“Sad?” Lucinda’s eyes widened. “Not sad. Bored, maybe. The gallery’s my uncle’s, so I’m more or less obliged to be here. I’d much rather be somewhere else. Anywhere else, for that matter.” She stopped abruptly, groaning inwardly. That sounded far too much like an invitation. And no doubt a man as good looking as this one got plenty of invitations.

But he merely smiled mysteriously. “I know what you mean,” he said.

Lucinda relaxed and soon found herself explaining to him how much she desired to get out of this small town ‘in the middle of nowhere’, as she called it. She longed to see something of the world. “All those faraway places, strange cultures,” she sighed wistfully. “Italy, France… China. Instead, I’m stuck here, in this town, in a dead end job. Don’t get me wrong,” she hastened to add, “I love my aunt and uncle dearly. They took me in when my parents died and have cared for me ever since. But I can’t help thinking there has to be more…”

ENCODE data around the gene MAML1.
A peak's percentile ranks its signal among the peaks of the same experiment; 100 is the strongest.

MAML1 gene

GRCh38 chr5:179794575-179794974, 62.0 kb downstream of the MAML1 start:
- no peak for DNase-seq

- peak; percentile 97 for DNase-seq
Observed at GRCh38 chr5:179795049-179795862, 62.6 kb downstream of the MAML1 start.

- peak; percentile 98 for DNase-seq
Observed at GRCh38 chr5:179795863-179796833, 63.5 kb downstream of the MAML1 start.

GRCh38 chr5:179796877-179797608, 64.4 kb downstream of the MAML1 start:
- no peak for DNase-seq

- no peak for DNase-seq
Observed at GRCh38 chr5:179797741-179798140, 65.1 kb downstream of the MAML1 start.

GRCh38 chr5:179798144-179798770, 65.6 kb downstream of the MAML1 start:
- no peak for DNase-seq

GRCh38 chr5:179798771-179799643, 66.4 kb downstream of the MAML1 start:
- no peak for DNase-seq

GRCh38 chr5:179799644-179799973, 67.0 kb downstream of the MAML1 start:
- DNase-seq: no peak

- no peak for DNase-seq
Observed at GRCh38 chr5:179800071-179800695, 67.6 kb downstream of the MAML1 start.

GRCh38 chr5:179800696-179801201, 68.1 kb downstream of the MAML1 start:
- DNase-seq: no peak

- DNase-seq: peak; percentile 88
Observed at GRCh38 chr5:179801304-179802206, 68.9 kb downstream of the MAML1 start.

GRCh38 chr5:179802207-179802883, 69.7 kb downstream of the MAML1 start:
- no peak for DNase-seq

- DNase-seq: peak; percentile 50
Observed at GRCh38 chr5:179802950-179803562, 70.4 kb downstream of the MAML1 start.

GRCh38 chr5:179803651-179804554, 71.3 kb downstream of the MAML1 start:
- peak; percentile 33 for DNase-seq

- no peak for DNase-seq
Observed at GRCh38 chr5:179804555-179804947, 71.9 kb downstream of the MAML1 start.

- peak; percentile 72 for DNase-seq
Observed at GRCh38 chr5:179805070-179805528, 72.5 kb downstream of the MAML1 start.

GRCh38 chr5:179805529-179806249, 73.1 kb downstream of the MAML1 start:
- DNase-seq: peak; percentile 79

“Oh, there is,” he said. “Lots more. More than you could ever see in a single lifetime… How old are you? If it’s not too forward to ask.”

Lucinda blinked. “Twenty-three,” she replied. “That’s too young to be buried alive, isn’t it?”

“Twenty-three,” he repeated slowly, the word rolling on his tongue as if he were tasting the sound. “That’s a beautiful age, twenty-three.” He paused, then hopped off his stool. “Come,” he said, offering her his hand. “I want to show you something.”

Lucinda noticed her fingers trembled slightly when she accepted his outstretched hand. She followed him through the crowd, which seemed to part ahead of him. She chuckled inwardly. Like Moses parting the sea, she thought.